Sportradar’s next goal with Uefa

| By Daniel O'Boyle
Sportradar’s partnership with Uefa marked the first time European football’s governing body had put its data rights out to tender. David Lampitt, Sportradar’s managing director, sports content partnerships, explains the importance of this partnership and what it means for Sportradar’s future.
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The announcement came after several weeks of high profile announcements, including partnerships with sports governing bodies such as the International Tennis Federation (ITF) and the International Cricket Council (ICC).

“Adding UEFA to the agreements we have in place alongside other federations strengthens our portfolio of rights in terms of stretch and reach over multiple different territories, and in terms of building what is the best possible range of content for our customers and fans of the sport.” Sportradar’s managing director, sports content partnerships David Lampitt explains.

Although Sportradar is clearly happy to add Uefa to its roster, the partnership is equally notable as the first time the governing body has granted official rights to collect and distribute data on matches under its remit. This includes major men’s and women’s competitions such as the Champions League and the European Championships.

“We’re extremely happy to have secured this agreement with Uefa, and for them to have put their trust in us as an organisation,” explains Lampitt. “It’s the first time they have put an official data product into the market, so it’s a critical decision for them to make.”

Global appeal

As the governing body of football in Europe, a deal with Uefa is a crucial asset for what Lampitt emphasises is Sportradar’s most popular offering.

”Soccer is our number one sport,” explains Lampitt. “To give you an idea of how big it is, we accepted 700 million soccer bets in the first quarter of the year.”

And European football rights have a global impact. Lampitt notes that anything driven by football has worldwide potential, especially with competitions such as the Champions League.

“I think Uefa, and the Uefa competitions, are properties which really do have global appeal,” says Lampitt. “Their appeal stretches far beyond the confines of the participating countries and leagues, and beyond the borders of Europe. It’s one of the things that makes it that much more attractive.”

Although the data rights partnership is a monumental step in Sportradar’s continued growth, its existing partnership with Uefa speaks to the importance of maintaining strategic relationships.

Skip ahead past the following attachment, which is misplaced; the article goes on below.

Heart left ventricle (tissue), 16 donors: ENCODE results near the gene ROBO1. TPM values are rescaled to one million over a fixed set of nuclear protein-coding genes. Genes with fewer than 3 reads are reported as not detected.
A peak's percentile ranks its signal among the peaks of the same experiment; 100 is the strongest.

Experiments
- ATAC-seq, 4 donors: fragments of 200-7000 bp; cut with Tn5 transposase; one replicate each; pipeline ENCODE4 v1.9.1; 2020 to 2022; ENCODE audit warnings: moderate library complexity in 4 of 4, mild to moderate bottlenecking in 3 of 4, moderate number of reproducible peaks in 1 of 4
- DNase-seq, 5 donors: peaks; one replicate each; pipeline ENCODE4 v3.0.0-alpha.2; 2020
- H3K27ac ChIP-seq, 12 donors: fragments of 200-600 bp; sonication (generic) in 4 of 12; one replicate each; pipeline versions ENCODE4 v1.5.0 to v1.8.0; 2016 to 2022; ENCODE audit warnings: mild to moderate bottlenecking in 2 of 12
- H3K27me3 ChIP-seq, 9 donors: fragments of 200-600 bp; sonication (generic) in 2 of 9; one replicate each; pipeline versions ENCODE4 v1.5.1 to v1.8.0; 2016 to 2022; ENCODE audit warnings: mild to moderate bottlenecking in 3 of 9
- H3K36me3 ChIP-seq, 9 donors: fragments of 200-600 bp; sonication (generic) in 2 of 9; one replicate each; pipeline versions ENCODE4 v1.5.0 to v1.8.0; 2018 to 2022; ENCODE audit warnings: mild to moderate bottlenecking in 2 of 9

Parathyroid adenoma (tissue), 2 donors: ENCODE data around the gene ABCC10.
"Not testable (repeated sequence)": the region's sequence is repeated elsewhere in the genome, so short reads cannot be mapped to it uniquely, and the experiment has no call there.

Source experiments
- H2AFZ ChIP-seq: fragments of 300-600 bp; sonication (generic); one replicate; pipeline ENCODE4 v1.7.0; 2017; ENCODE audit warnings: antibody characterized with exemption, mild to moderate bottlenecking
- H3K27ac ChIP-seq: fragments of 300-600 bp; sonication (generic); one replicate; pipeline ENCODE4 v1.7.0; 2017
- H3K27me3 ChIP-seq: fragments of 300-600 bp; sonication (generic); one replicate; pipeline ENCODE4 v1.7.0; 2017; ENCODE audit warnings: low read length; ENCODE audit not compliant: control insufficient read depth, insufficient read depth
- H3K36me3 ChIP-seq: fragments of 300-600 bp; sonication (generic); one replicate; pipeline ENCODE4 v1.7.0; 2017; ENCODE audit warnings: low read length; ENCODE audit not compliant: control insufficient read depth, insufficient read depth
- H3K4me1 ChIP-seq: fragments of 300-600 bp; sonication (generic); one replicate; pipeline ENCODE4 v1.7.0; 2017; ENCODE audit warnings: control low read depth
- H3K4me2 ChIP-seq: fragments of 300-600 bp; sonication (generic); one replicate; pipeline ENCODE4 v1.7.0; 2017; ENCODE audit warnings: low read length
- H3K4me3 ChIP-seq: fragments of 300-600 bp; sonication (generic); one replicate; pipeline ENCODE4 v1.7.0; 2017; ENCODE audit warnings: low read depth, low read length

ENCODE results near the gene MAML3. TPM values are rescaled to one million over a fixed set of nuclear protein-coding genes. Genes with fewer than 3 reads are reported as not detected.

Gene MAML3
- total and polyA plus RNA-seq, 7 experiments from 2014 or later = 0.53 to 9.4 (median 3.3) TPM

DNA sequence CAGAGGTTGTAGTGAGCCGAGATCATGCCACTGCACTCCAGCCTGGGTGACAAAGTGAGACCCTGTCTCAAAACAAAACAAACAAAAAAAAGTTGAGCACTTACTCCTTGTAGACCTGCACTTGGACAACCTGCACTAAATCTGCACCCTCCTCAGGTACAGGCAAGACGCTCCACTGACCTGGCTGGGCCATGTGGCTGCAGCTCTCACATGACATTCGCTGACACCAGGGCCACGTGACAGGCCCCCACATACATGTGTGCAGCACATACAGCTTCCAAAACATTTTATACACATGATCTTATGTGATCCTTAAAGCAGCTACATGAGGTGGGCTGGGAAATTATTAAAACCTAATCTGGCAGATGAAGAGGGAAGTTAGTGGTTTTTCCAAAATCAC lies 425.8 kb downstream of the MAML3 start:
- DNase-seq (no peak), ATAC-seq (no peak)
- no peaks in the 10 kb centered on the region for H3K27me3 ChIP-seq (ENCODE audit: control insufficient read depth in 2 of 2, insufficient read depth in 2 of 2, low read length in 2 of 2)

Ensuring integrity

While the data distribution partnership is the crux of the deal, Sportradar quietly extended its longstanding integrity partnership with Uefa. This relationship, says Lampitt, built the foundation of the newly-announced partnership.

“UEFA has been a foundational part of Sportradar’s Integrity Services for many years,” says Lampitt. “We’ve helped them protect the game from would-be corruptors for more than a decade.”

“The strength of that relationship and the success we’ve had working together is an important factor in the overall agreement.”

But like all aspects of business, integrity requires a balance.

“When we’re discussing how we can support a sports organization commercialising their content in the betting spaces, we offer a balance that enables them to align their commercial interests with the integrity of their sport by putting the strongest protection measures in place at the same time,” says Lampitt.

“I think that’s a key part of the decision.”

Future endeavours

In September, Sportradar officially began trading on New York’s Nasdaq Stock Exchange, after completing its initial public offering, a major statement for the business.

Lampitt sees Sportradar’s sports data partnerships as fuel for the company’s worldwide growth.

“We have recently announced three of those key and strategically valuable sports in terms of ICC for cricket, ITF for tennis and UEFA for soccer,” added Lampitt.

“Those three sports, alongside basketball and other major US sports, are key elements and key focus points for us in terms of strategic growth.”

On the company’s listing day, Sportradar’s chief commercial officer Eduard Blonk told iGB how he sees data rights deals as “raw material” which need the correct investments to become defined.

This focus on growth, says Lampitt, will allow Sportradar to mobilise its content.

“[The recent deals] start to piece together our portfolio in terms of that stretch and reach over multiple different territories, and building what is hopefully the best possible range of content for our customers and fans of the sport.”

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